Effects of intercropping on biological control of potato leafhopper, Empoasca fabae

Monday, November 17, 2014: 9:48 AM
D132 (Oregon Convention Center)
Jamie Faselt , Biology, Ursinus College, Collegeville, PA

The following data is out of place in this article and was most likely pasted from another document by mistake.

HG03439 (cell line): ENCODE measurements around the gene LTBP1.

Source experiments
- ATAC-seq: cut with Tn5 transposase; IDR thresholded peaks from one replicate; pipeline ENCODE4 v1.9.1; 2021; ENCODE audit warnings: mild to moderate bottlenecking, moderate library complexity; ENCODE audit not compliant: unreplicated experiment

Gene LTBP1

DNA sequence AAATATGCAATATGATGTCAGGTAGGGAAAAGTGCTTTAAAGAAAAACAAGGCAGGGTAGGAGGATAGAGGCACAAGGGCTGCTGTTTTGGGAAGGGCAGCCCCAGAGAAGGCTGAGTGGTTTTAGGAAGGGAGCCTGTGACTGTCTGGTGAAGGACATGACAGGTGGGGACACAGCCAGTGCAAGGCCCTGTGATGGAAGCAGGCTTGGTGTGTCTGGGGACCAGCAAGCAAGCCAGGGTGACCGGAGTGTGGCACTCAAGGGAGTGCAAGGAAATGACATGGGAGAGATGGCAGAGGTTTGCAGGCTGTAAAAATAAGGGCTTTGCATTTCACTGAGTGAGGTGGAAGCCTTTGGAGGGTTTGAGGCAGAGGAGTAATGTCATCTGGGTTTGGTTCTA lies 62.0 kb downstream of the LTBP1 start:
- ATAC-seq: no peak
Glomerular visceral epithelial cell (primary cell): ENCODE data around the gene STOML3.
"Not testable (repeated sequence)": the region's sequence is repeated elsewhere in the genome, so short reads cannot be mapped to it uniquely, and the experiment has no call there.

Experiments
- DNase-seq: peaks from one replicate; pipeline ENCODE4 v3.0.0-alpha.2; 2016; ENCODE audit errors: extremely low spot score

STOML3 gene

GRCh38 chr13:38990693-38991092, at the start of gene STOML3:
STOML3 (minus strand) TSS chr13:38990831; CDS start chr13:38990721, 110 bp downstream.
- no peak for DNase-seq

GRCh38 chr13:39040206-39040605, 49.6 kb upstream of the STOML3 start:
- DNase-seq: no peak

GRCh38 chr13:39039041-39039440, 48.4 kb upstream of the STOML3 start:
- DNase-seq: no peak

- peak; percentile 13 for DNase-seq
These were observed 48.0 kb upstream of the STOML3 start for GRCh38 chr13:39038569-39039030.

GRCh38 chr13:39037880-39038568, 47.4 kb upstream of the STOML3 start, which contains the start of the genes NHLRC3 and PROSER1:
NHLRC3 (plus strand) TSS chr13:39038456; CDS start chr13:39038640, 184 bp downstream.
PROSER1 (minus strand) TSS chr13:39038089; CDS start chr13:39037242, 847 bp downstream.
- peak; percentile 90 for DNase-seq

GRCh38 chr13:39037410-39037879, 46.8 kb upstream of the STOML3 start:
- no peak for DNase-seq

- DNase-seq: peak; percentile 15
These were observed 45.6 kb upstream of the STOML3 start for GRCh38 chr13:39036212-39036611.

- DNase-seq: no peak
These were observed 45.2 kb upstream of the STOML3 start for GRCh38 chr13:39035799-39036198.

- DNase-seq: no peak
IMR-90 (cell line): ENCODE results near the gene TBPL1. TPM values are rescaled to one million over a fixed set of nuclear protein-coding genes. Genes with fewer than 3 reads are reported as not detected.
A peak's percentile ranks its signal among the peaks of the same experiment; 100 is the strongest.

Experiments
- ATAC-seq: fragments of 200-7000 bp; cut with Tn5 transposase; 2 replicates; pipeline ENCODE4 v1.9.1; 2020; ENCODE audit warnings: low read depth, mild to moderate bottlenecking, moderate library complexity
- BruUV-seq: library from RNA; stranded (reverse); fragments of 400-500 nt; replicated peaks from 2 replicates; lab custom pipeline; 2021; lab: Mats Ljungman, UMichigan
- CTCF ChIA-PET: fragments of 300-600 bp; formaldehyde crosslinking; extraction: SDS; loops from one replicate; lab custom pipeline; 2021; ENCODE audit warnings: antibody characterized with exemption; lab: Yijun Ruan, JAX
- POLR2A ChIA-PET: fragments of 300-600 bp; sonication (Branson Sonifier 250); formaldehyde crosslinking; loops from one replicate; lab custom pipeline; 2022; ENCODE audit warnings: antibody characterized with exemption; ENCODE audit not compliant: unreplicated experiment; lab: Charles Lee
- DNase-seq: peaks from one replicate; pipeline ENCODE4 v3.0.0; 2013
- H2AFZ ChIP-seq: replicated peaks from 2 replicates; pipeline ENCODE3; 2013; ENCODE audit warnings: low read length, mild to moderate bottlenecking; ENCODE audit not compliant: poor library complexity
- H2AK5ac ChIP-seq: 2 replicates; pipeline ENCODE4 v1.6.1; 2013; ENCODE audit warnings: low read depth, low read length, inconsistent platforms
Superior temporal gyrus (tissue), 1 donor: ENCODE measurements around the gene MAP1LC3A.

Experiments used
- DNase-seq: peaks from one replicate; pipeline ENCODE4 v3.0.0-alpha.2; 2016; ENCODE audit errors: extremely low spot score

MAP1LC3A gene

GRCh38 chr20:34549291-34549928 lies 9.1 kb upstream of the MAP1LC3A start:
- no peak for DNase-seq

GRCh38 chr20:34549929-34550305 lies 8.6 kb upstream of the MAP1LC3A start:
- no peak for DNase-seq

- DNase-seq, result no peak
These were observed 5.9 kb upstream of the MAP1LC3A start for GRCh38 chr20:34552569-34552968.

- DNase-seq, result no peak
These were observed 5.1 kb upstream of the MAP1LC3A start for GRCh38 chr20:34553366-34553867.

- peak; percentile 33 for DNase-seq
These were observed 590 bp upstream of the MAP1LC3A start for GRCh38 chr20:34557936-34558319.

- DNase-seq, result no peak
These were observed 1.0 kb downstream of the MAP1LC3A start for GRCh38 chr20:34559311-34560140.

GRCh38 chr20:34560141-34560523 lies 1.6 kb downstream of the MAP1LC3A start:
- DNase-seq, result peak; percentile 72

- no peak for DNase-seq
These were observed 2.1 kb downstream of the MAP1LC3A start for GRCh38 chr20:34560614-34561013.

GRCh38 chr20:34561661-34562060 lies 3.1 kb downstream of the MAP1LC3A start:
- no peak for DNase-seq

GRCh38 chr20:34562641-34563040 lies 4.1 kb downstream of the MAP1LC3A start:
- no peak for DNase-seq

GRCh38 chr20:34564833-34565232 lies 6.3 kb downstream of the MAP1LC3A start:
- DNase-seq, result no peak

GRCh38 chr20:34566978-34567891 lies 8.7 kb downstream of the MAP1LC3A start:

The potato leafhopper is the key pest of alfalfa in the Northeast United States. To control this pest, farmers often use insecticides that are costly and detrimental to the environment. An alternative pest management strategy is intercropping, which can reduce herbivorous pests by making their host-plants difficult to locate, or by increasing the effectiveness of predatory insects.  We studied the effects of intercropping and predators on potato leafhopper abundance in a mesocosm experiment. Two crop treatments (alfalfa monocrop, alfalfa intercropped with orchardgrass) were crossed with three predator treatments (no predator control, Nabis americoferus, Coleomegilla maculata). There was no effect of C. maculata on leafhopper abundance. By the end of the first week, N. americoferus significantly reduced leafhopper abundance, but only in the intercropped alfalfa. These results indicate that intercropping alfalfa with orchardgrass may enhance biological control of the potato leafhopper by N. americoferus.